Moreover, when faced with trolley car-like situations in real life, rare as they may be, human beings do not ordinarily have the luxury to reason their way to a morally acceptable answer. They react. It may be impossible to conclusively articulate the sources of that reaction. If there is an ethical theory that can account for it, it would be virtue ethics not varieties of deontology or consequentialism.
If there is no right answer, then, what are we left with?
Responsibility. Living with the consequences of our actions. Justice. The burdens of guilt. Forgiveness. Redemption.
Such things are obviously beyond the pale of programmable ethics. The machine, with which our moral lives are entwined, is oblivious to such subjective states. It cannot be meaningfully held to account. But this is precisely the point. The really important consideration is not what the machine will do, but what the human being will or will not experience and what human capacities will be sustained or eroded.
In short, the trolley car problem leads us astray in at least two related ways. First, it blinds us to the true nature of the equivalent human situation: we react, we do not reason. Second, building on this initial misconstrual, we then fail to see that what we are really outsourcing to the autonomous vehicle is not moral reasoning but moral responsibility.
Katherine Hayles has noted that distributed cognition (distributed, that is, among human and non-humans) implies distributed agency. I would add that distributed agency implies distributed moral responsibility. But it seems to me that moral responsibility is the sort of thing that does not survive such distribution. (At the very least, it requires new categories of moral, legal, and political thought.) And this, as I see it, is the real moral significance of autonomous vehicles: they are but one instance of a larger trend toward a material infrastructure that undermines the plausibility of moral responsibility.
Distributed moral responsibility is just another way of saying deferred or evaded moral responsibility.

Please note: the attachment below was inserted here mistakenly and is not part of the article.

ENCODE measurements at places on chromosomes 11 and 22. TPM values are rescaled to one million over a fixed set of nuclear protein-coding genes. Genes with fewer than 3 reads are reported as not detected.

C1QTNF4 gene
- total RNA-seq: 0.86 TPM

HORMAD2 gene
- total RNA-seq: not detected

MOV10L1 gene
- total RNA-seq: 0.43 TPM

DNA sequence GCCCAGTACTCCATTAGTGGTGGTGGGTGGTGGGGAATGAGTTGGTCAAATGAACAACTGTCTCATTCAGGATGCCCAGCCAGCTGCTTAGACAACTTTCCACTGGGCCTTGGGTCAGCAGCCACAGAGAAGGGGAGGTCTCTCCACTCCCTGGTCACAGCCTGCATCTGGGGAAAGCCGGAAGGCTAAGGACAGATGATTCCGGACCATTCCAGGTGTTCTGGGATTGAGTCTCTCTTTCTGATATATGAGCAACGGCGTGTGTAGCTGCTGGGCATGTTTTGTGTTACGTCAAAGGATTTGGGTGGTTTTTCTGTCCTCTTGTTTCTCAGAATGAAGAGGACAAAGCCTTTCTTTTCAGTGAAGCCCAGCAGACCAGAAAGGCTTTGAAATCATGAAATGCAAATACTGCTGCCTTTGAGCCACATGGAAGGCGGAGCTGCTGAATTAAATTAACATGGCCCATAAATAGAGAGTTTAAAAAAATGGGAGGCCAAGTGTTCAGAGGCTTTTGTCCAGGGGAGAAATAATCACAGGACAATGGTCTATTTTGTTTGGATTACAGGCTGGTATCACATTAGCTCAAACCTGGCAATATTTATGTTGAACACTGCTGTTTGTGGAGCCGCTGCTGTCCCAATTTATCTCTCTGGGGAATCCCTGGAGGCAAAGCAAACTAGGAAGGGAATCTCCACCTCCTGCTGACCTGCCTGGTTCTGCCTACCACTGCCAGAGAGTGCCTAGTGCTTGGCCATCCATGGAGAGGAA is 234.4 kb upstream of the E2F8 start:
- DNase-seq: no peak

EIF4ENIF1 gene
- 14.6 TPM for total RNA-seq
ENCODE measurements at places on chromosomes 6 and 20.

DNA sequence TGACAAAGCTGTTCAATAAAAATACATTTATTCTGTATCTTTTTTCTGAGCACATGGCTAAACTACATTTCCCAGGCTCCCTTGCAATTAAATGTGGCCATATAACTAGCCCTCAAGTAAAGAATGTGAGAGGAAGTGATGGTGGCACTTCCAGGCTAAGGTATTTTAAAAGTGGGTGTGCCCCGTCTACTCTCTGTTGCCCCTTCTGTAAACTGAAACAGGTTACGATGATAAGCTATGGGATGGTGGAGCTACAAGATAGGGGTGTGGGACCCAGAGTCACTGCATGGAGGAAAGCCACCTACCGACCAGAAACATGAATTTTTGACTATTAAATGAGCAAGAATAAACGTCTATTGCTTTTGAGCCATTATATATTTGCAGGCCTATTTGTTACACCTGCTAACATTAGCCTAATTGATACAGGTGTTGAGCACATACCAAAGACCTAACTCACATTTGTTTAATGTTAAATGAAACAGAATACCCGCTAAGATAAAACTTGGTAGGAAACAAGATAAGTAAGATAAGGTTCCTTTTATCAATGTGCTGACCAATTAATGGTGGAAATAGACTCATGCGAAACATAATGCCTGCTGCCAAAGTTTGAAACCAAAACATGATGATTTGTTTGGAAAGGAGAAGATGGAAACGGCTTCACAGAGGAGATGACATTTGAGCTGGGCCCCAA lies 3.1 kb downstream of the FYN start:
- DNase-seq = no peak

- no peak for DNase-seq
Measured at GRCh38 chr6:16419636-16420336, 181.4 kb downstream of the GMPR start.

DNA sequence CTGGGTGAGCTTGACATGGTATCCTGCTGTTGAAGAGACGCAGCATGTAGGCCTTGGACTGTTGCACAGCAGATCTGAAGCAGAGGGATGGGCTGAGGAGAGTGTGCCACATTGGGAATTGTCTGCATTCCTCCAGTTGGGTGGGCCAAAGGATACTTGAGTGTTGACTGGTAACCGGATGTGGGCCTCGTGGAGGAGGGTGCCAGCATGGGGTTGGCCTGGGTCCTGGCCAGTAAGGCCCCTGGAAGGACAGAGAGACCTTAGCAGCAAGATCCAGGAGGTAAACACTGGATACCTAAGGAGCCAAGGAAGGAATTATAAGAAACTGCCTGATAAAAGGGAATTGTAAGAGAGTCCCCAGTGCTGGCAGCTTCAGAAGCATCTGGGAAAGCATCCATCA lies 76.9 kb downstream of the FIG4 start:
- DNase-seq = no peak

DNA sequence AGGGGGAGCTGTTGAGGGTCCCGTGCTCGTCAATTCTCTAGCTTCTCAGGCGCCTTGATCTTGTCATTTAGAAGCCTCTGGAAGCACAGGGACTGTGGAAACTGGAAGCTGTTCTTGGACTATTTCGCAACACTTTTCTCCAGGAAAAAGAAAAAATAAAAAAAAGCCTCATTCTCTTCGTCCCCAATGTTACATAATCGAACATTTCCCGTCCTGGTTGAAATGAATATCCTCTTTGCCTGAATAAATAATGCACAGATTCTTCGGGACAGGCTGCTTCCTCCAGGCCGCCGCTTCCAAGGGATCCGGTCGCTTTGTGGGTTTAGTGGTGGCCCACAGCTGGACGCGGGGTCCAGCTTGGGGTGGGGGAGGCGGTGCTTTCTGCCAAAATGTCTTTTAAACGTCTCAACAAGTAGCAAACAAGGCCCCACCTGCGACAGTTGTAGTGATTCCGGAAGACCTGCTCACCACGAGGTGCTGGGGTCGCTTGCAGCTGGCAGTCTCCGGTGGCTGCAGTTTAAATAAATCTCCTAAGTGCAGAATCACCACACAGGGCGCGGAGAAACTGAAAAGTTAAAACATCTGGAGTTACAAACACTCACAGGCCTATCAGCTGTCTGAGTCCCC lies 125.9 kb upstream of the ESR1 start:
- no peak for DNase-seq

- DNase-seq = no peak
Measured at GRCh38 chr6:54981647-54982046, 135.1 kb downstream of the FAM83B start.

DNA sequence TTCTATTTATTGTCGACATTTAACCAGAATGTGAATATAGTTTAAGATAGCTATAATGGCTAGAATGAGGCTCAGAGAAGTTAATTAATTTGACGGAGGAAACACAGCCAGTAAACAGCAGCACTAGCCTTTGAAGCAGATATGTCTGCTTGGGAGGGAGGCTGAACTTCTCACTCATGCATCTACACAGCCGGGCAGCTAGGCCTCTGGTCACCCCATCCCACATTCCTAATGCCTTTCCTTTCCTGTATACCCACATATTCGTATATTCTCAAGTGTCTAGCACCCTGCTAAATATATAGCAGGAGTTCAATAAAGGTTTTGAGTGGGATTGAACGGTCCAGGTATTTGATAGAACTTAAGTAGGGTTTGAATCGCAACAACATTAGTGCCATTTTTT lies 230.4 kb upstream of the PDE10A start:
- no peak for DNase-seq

The trajectory is longstanding. Here is Jacques Ellul commenting on the challenge modern society poses to the possibility of responsibility.
Let’s consider this from another angle. The trolley car problem focuses our ethical reflection on the accident. As I’ve suggested before, what if we were to ask not “What could go wrong?” but “What if it all goes right?” My point in inverting this query is to remind us that technologies that function exactly as they should and fade seamlessly into the background of our lived experience are at least as morally consequential as those that cause dramatic accidents.
Well-functioning technologies we come to trust become part of the material infrastructure of our experience, which plays an important role in our moral formation. This material infrastructure, the stuff of life with which we as embodied creatures constantly interact, both consciously and unconsciously, is partially determinative of our habitus, the set of habits, inclinations, judgments, and dispositions we bring to bear on the world. This includes, for example, our capacity to perceive the moral valence of our experiences or our capacity to subjectively experience the burden of moral responsibility. In other words, it is not so much a matter of specific decisions, although these are important, but of underlying capacities, orientations, and dispositions.
I suppose the question I’m driving at is this: What is the implicit moral pedagogy of tools to which we outsource acts of moral judgment?
While it might be useful to consider the trolley car, it’s important as well that we leave it behind for the sake of exploring the fullest possible range of challenges posed by emerging technologies with which our moral lives are increasingly entangled.
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But what happens when the human and machine get blended? https://theconversation.com/its-not-my-fault-my-brain-implant-made-me-do-it-91040